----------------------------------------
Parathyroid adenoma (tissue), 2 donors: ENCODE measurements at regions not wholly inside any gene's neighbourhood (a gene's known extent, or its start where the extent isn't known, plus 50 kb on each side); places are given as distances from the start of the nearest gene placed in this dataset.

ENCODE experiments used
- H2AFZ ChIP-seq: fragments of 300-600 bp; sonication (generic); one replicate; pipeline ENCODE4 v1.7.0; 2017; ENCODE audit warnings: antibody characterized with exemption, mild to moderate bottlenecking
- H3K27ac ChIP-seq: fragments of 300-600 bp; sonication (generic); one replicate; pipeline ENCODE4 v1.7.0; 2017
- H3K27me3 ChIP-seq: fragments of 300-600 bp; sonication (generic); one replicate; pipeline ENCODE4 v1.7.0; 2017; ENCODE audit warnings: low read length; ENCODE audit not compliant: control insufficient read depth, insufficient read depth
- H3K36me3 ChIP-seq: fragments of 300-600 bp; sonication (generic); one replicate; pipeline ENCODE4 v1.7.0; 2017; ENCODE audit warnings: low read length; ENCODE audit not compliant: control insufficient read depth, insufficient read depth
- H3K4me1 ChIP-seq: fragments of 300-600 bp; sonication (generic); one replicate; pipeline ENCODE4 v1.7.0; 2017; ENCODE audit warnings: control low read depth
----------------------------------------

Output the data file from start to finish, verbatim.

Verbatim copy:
Parathyroid adenoma (tissue), 2 donors: ENCODE measurements at regions not wholly inside any gene's neighbourhood (a gene's known extent, or its start where the extent isn't known, plus 50 kb on each side); places are given as distances from the start of the nearest gene placed in this dataset.

ENCODE experiments used
- H2AFZ ChIP-seq: fragments of 300-600 bp; sonication (generic); one replicate; pipeline ENCODE4 v1.7.0; 2017; ENCODE audit warnings: antibody characterized with exemption, mild to moderate bottlenecking
- H3K27ac ChIP-seq: fragments of 300-600 bp; sonication (generic); one replicate; pipeline ENCODE4 v1.7.0; 2017
- H3K27me3 ChIP-seq: fragments of 300-600 bp; sonication (generic); one replicate; pipeline ENCODE4 v1.7.0; 2017; ENCODE audit warnings: low read length; ENCODE audit not compliant: control insufficient read depth, insufficient read depth
- H3K36me3 ChIP-seq: fragments of 300-600 bp; sonication (generic); one replicate; pipeline ENCODE4 v1.7.0; 2017; ENCODE audit warnings: low read length; ENCODE audit not compliant: control insufficient read depth, insufficient read depth
- H3K4me1 ChIP-seq: fragments of 300-600 bp; sonication (generic); one replicate; pipeline ENCODE4 v1.7.0; 2017; ENCODE audit warnings: control low read depth